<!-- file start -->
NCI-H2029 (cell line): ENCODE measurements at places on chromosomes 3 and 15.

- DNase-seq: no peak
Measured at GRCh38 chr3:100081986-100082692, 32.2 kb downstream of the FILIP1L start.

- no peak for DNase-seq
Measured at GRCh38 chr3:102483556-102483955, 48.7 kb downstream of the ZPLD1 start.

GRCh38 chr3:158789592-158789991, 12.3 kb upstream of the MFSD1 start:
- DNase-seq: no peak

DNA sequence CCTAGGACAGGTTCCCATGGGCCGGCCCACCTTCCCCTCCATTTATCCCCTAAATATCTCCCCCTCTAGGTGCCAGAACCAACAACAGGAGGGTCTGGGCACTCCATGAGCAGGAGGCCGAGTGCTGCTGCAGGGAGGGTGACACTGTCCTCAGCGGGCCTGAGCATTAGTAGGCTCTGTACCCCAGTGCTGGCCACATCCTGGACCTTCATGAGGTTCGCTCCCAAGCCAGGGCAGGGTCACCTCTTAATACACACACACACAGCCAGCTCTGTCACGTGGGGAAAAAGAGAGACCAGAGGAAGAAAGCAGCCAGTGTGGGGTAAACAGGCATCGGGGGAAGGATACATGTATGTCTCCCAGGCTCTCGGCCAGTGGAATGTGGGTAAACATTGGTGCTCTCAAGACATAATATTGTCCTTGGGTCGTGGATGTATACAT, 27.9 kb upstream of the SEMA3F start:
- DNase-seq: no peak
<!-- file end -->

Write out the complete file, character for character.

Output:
NCI-H2029 (cell line): ENCODE measurements at places on chromosomes 3 and 15.

- DNase-seq: no peak
Measured at GRCh38 chr3:100081986-100082692, 32.2 kb downstream of the FILIP1L start.

- no peak for DNase-seq
Measured at GRCh38 chr3:102483556-102483955, 48.7 kb downstream of the ZPLD1 start.

GRCh38 chr3:158789592-158789991, 12.3 kb upstream of the MFSD1 start:
- DNase-seq: no peak

DNA sequence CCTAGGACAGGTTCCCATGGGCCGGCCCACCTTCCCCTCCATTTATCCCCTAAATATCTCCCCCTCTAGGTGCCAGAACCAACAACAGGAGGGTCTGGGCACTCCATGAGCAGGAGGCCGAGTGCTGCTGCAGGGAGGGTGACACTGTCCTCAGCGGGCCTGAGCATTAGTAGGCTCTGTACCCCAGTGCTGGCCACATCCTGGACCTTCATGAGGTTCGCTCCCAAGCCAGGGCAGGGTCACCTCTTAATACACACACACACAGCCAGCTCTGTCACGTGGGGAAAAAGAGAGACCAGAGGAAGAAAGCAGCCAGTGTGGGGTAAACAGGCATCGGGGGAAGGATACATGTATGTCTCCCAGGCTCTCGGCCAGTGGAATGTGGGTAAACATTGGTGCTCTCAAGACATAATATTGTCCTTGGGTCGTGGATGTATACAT, 27.9 kb upstream of the SEMA3F start:
- DNase-seq: no peak